Sitting at the dinner table with my wife and children I notice that my life has become the shining example of what my children should avoid. As I relate one riveting childhood anecdote after another I notice my wife carefully spinning each adventure into a somber cautionary tale. She always ends with the words, “And your daddy was lucky to survive. Don’t ever try that yourself.” Then she turns and gives me the look and all I can do is nod sagely and say, “Your mother is right.”
How did this happen? I used to imagine myself as Jack London, imparting lessons learned from voyages of survival in a world of unprecedented danger. These are rite-of-passage stories, rife with moral lessons gained from personal experience. My boys should know the things their father has faced in his life, if only because they might find themselves in similar situations down the road.
However, more and more I notice that my role in these adventures has been relegated to that of “foolish lad” or “incompetent prince,” a character whose actions serve as a warning to the more sensible villagers whose only desire is to survive another day.
It’s usually around the time I twirl the last string of pasta on my fork that a tale like this begins…
“Did I ever tell you guys about the time I wrestled a steer?”
“Is this when you fell off the mechanical bull and stayed in bed for a week?”
I stare at my youngest, cringing from the memory he evokes. “No, not that time. I’m talking about when I was in high school. Remember how strong I was in high school?”
Their eyes stare blankly back at me.
“Well, I was really strong back in high school. I weight-lifted, like, almost every day. And Wednesday nights I would stay at my friends house on the barn and we’d get up at four o’clock in the morning to feed the pigs and sheep and this big-ass, gigantic bull with long, thick horns sticking out of his head. One day I said to my friend, ‘I’m going to grab that bull’s horns, Scottie.’ ‘I don’t think that’s such a good idea,’ he said.”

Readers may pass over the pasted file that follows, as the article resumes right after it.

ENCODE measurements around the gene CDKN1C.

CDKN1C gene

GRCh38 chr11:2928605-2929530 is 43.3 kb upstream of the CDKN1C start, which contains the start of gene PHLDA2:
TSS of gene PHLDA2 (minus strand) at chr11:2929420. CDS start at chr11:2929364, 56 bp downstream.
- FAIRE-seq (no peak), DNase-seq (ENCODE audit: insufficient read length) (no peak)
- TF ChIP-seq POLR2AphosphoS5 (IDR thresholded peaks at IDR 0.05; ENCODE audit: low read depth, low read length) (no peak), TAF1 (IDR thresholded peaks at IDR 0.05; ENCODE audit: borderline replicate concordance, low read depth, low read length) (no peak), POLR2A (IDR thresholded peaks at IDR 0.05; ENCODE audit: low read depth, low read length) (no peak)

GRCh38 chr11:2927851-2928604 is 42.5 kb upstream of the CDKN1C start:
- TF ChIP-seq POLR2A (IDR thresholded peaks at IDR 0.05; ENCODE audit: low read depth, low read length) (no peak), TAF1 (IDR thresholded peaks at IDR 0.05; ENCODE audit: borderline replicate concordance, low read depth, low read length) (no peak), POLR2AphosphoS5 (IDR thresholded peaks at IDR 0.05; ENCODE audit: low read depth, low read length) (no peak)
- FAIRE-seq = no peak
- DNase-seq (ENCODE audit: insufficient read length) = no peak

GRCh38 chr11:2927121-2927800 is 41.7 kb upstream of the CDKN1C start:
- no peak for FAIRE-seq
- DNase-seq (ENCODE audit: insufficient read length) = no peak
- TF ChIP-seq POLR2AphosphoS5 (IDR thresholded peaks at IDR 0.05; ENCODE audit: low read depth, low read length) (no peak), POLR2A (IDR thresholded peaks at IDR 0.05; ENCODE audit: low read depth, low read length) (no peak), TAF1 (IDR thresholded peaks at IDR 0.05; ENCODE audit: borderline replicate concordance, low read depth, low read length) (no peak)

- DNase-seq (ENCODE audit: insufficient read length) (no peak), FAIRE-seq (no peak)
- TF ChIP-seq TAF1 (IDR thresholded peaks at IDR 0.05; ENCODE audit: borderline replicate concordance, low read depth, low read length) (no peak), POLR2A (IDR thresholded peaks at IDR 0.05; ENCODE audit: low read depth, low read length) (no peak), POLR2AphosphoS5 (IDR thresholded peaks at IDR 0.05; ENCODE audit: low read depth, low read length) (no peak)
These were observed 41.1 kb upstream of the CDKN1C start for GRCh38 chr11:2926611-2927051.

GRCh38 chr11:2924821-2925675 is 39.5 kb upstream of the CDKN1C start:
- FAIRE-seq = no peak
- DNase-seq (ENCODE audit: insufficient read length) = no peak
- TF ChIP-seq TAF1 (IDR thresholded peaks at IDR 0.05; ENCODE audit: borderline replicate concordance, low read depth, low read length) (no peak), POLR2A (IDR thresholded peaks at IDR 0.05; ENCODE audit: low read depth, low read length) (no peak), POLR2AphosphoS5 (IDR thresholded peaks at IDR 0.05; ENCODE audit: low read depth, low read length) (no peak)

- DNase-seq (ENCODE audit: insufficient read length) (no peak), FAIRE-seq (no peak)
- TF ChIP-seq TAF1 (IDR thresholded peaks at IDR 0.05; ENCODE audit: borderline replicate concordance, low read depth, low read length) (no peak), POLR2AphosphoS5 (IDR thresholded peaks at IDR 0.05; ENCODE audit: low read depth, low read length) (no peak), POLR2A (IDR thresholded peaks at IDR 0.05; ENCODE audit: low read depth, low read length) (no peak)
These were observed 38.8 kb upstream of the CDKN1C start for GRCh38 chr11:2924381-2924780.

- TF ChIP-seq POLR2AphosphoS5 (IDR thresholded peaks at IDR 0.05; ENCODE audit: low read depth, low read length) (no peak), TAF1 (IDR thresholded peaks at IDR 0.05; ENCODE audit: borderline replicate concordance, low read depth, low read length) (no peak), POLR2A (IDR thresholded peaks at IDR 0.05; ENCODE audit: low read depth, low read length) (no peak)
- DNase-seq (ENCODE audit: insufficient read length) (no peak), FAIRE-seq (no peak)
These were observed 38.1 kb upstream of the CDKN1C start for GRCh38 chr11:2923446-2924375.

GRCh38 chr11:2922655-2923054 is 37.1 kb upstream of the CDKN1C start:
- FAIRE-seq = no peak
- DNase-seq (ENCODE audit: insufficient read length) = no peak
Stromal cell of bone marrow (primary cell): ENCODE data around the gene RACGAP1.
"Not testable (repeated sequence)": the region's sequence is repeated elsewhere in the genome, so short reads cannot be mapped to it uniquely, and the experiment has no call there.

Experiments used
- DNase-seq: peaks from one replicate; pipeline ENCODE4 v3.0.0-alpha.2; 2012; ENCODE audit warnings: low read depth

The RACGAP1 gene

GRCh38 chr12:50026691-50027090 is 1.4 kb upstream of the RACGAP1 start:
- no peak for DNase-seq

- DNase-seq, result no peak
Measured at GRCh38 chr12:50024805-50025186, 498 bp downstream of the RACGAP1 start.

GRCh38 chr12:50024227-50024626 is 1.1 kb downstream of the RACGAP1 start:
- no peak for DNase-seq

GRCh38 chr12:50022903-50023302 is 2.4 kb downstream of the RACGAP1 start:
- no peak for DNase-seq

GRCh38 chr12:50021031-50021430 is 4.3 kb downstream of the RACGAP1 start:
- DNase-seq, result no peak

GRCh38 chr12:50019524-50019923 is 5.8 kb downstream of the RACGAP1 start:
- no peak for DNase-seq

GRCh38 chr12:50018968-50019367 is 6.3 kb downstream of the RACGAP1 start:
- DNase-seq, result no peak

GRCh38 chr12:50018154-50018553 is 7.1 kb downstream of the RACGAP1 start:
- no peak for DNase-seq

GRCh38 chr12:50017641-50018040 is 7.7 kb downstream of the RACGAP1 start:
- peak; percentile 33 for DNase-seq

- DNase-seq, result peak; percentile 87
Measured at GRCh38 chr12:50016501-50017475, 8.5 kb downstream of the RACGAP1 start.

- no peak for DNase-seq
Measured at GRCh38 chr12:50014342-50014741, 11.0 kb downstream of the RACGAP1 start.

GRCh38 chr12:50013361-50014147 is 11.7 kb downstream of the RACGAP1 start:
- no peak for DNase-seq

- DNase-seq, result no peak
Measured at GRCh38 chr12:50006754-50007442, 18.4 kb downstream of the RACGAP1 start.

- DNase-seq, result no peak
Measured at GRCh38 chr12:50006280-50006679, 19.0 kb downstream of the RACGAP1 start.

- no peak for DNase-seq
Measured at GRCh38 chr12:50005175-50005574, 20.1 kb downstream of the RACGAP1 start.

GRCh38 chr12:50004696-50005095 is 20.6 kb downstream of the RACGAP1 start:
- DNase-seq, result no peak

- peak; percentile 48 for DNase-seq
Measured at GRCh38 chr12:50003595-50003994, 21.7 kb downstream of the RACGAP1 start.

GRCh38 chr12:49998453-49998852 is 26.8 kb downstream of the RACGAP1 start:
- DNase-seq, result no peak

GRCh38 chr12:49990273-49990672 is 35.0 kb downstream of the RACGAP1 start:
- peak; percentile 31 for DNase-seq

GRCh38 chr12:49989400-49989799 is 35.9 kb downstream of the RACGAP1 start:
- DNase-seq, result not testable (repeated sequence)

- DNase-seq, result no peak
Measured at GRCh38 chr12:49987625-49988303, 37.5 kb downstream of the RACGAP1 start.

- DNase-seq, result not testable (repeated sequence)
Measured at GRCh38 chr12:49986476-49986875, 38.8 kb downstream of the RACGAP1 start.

“It doesn’t sound too smart to me,” my twelve year old says.
“Quiet, now, let daddy tell his story,” my wife says, smiling in a way that makes me feel a little less than comfortable. She pours some wine in my glass and nods for me to continue.
“Okay,” I say, timidly. “All right,” I continue, taking a sip of the cool, white wine. “I climb over the fence and the bull is looking right at me, like he can’t believe I’m coming in. I walk right up to him and clasp my hands on his horns. His eyes widen like you see in old cartoons. He tries to step back, but I hold him still. He starts to turn his head slowly, testing my strength. It feels good, this burn in my forearms, a lot like the forearm curls I used to do in the gym. But then he begins to snort a bit and his pulling gets rough. That burn in my forearms begins to sting and I realize I can’t break away from this, it’s not like an exercise where I can stop and take a rest.”
“So, what did you do?” my wife asks, smiling into her own glass of wine. The kids look from me to her. Suddenly it seems like she’s telling the story, like it was always her story to tell.
“Well,” I say, “I look back at my friend and he has this pale look on his face, his lower lip beginning to tremble. By now the steer is pulling pretty hard and there’s this low, guttural sound coming from his snout. Now I see that those horns which looked so blunt from a distance look pretty damn sharp up close. I’m starting to wonder what the next move will be. I decide I’ll just count down from five and by the time I get to one I’ll know what to do.”
My kids have stopped eating and they stare at me with all the anticipation a kid can muster. I swell with pride at the sight.
“And when you counted down to one?” My wife prods.
“I let go of those horns and bolt,” I yell, slapping my knee with excitement. “I run for that fence with all my might. I can hear him coming behind me, those hooves kicking up dirt, his snorting and farting getting closer, his hot breath on the back of my neck. I swear I can feel his horns cutting the air just below my shoulders, nicking my shirt as he swings his head left and right. I hit that fence and leap, pulling myself up like a trapeze artist. I land flat on my back on the other side and when I look around I see that bull pounding his head into the metal fence, making big, loud clanging sounds that cause porch lights to flicker on across the neighborhood. I look back at Scottie and raise my fist in the air. He stares at the ground, shaking his head like he’s lost some terrible bet. Damn, boys, now that’s a story!”
My wife pours herself some wine, ignoring the empty glass I hold towards her. She turns to face the kids. “So, who can tell me the first three things that daddy did wrong?”